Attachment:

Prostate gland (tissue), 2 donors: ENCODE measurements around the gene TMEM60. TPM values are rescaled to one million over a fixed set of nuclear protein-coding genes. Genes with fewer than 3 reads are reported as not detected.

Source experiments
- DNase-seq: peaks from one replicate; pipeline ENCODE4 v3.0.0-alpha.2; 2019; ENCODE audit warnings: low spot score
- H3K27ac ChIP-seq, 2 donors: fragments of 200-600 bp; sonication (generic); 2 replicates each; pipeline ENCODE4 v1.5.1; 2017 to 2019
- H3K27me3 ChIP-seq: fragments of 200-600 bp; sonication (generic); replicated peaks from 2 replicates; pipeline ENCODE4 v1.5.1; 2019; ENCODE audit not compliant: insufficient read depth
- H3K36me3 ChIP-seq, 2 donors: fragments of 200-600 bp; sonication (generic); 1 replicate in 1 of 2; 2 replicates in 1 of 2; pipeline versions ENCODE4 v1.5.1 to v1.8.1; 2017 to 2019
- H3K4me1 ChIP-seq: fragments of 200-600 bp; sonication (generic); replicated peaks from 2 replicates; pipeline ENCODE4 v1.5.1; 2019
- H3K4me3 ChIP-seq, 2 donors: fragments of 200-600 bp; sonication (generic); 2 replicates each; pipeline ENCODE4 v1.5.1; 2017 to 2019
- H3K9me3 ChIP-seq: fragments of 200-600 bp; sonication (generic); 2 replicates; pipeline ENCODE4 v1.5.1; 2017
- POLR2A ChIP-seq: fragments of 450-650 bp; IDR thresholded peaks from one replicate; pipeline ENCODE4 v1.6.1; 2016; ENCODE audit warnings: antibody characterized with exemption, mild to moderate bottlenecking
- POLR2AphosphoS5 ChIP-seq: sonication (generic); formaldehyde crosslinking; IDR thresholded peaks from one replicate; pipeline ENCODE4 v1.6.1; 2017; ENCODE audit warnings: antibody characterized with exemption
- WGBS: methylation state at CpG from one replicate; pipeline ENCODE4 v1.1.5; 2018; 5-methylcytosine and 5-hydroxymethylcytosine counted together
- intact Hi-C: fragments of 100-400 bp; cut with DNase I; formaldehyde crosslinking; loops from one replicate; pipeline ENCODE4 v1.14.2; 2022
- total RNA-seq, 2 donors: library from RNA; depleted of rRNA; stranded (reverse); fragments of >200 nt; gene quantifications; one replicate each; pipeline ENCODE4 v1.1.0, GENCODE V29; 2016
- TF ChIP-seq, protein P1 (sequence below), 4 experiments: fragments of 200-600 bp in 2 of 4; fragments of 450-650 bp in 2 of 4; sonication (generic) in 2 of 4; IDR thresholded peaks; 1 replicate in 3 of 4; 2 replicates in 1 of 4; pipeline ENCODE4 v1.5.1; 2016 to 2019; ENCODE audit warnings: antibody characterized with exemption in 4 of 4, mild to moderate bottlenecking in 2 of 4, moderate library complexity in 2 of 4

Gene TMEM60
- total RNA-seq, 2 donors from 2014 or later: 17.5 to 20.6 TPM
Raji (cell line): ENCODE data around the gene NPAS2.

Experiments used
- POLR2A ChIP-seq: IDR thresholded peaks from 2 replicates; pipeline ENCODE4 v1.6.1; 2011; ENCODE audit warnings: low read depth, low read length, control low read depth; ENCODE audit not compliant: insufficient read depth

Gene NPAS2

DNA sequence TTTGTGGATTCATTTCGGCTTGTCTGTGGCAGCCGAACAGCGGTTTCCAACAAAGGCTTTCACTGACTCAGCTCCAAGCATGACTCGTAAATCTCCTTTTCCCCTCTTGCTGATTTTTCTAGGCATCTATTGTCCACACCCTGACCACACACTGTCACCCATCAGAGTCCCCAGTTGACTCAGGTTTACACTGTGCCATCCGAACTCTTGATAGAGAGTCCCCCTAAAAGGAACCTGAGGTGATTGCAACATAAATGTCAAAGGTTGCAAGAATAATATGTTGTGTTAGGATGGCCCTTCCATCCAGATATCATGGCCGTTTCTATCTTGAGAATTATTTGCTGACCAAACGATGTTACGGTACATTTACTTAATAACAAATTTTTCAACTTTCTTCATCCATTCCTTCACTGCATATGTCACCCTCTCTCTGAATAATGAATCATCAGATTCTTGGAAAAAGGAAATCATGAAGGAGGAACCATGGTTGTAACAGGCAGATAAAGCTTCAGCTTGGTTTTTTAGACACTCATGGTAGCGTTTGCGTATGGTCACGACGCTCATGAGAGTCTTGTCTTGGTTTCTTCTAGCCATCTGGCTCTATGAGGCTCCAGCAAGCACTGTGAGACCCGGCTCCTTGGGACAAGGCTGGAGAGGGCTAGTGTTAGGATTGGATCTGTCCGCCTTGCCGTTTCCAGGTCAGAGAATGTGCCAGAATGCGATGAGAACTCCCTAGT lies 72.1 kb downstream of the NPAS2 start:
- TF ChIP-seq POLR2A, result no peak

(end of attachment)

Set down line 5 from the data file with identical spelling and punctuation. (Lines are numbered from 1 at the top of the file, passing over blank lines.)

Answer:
- H3K27me3 ChIP-seq: fragments of 200-600 bp; sonication (generic); replicated peaks from 2 replicates; pipeline ENCODE4 v1.5.1; 2019; ENCODE audit not compliant: insufficient read depth